Provisions related to employment of non-citizens

    Very recently, the BiH Parliament adopted the law regarding the employment of non-citizens. Within this law the employment procedures and conditions for non-citizens or stateless persons – so called “foreigners”- has been specified, as well as the legislation of the Federal Employment Bureau and Cantonal Employment Public Services. A foreigner will be considered any person without citizenship in BiH.

    The employer cannot conclude the employment contract or the temporary service contract with the foreigner before he receives a valid work permit in accordance with this law.
    The Federal Employment Bureau gives the work permit, based on the recommendations of the employment agency. The employment agency submits the employer’s request for a work permit together with the personal data of foreigner (the potential employee) and the above mentioned recommendation from the employment agency itself.

    The Employment Agency keeps the records about the employed or unemployed foreigners who perform temporary and periodic jobs in accordance with the law.

    A work permit can be given to a foreigner if he has a residence permit either indefinite or temporary on the territory of BiH and if the employer cannot find a registered unemployed person with the same qualifications for the job.

    A work permit is given for the duration of the contract with a maximum of one year. An exception could be given only in the case of a foreigner who has an indefinite residence permit. In such a case a work permit could be given for indefinite time.

    Criminal law

    The Criminal Law, chapter XVIII, article 183 reads: “If somebody based on difference in ethnicity, race, colour, religion, political or other opinion, membership, gender, language, education, social position or social origin deprive or hinder the rights provided by the constitution, by law or by ratified international agreement or if someone based on this difference gives to citizens unjustified privileges or advantages, he will be punished with imprisonment of three months to five years”.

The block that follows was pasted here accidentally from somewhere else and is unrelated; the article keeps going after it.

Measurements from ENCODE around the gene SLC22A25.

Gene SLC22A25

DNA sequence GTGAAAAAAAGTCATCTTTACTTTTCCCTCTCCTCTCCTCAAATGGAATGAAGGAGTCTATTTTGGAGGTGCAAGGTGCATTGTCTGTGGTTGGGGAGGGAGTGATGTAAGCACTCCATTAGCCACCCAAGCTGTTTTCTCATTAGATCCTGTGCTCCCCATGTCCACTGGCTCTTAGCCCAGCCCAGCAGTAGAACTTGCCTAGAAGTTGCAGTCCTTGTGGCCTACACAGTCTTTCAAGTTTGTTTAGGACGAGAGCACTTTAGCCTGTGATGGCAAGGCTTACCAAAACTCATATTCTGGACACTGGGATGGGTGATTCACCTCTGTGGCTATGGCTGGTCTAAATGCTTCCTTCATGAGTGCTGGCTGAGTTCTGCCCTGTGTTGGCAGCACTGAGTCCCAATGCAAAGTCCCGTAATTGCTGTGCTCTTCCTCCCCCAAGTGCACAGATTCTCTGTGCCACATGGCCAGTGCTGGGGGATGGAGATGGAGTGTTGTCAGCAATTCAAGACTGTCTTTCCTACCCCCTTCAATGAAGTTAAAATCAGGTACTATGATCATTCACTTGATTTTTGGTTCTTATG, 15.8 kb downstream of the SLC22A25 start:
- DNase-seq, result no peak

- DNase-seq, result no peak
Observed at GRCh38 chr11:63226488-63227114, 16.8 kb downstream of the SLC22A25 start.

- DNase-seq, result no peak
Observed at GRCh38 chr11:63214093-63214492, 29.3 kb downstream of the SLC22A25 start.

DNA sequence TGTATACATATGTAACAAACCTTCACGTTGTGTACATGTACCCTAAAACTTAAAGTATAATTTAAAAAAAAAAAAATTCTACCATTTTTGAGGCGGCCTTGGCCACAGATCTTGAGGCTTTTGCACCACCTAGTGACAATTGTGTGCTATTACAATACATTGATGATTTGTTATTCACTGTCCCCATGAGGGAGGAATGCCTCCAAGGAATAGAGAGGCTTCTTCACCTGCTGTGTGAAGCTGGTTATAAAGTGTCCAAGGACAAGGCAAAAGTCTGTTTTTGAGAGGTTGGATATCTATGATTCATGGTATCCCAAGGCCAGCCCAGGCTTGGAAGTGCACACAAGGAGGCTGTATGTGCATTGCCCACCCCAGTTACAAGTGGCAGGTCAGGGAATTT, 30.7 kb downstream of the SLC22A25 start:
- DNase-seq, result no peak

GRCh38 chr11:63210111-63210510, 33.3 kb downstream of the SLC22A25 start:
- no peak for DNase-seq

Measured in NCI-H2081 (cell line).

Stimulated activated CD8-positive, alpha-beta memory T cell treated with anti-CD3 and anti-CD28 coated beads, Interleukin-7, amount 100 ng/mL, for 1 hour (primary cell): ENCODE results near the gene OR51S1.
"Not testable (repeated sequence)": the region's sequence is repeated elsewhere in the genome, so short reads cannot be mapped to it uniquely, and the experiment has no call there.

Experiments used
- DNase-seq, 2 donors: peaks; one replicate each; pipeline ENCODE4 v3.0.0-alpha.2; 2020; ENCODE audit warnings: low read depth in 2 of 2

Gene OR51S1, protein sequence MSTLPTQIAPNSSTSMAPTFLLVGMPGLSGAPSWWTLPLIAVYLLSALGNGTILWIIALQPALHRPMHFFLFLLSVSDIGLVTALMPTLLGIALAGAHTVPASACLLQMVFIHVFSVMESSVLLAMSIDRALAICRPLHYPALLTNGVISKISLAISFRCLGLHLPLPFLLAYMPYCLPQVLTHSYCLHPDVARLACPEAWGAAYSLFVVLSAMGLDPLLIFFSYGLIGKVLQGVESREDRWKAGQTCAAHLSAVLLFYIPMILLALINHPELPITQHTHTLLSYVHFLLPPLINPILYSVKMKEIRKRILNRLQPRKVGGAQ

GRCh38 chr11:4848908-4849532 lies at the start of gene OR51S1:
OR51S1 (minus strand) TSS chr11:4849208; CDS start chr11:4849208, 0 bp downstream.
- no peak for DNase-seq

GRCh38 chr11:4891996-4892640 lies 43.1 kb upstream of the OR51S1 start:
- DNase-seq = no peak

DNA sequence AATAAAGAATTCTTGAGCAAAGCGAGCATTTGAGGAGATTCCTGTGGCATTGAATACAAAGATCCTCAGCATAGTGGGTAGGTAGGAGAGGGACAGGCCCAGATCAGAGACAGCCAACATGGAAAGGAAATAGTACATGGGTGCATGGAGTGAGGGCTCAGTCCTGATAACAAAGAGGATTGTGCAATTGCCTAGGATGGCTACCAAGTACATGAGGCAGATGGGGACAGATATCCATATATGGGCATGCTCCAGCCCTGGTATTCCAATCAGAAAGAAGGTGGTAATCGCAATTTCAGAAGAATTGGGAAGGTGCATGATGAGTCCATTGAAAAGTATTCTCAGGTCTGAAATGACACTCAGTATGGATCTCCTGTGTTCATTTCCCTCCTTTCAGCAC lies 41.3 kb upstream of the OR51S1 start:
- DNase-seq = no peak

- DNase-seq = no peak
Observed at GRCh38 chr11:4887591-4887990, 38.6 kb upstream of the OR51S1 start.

In another chapter, chapter XIX, articles 206 – 212 of the same law, the following is being stated about labour rights. “If somebody deprives or hinders the right of any citizen to free employment on the territory of BiH under the same conditions which are valid in the place of employment, he will be punished with imprisonment of three months to three years.”

    These articles from the Criminal law and the Labour Law demonstrate that BiH has the appropriate legislation for the protection of human rights.

    In the Labour Law one can also find regulations for violations and penalty provisions of this Law. Article 140 of this law states that the employer will pay a fine ranging between 1.000 –10.000 KM (500 – 5.000 Euro approx.) if a person who is seeking employment or a person in employment is rejected or placed in a harmful position based on race, colour, gender, language, religion, political or other opinion, ethnic or social heritage, membership or non-membership of a political party, membership or non-membership of a trade union and physically and mentally handicapped.

    Book of rule

    The only problem within this law is that employers have quite some freedom regarding the creation of “book of rule”, which stipulates the rules within the workplace and is in conformity to the Labour Law.

    Each employer, who employs more than 15 workers, is obliged by law to create a Book of Rule together with the Council of Employees. In practice this is not done as stated. In most cases - because this Book of Rule is obligatory for running a business - a lawyer will draft the book of rule.
    The Council of Employees or a Trade Union’s commissioner has the right to request from a competent court of law to pronounce this Book of Rule as illegal if they are not consulted in its creation. In the practice - especially in private companies - workers are not consulted and in most cases they do not even know that a book of rule exists. This leaves much scope for manipulation from the side of the employer, especially in cases of dismissal and conflicts in the workplace.

    Another problem is the low level of awareness of the workers’ rights and the weak supervision of labour inspectorates. Allegedly there is a level of corruption amongst the labour inspectors.

    Public service statutes
    Public service statutes are made in accordance with the law.

    Non-discrimination and equality law
    There is no draft, nor adopted anti-discrimination law.

    Case law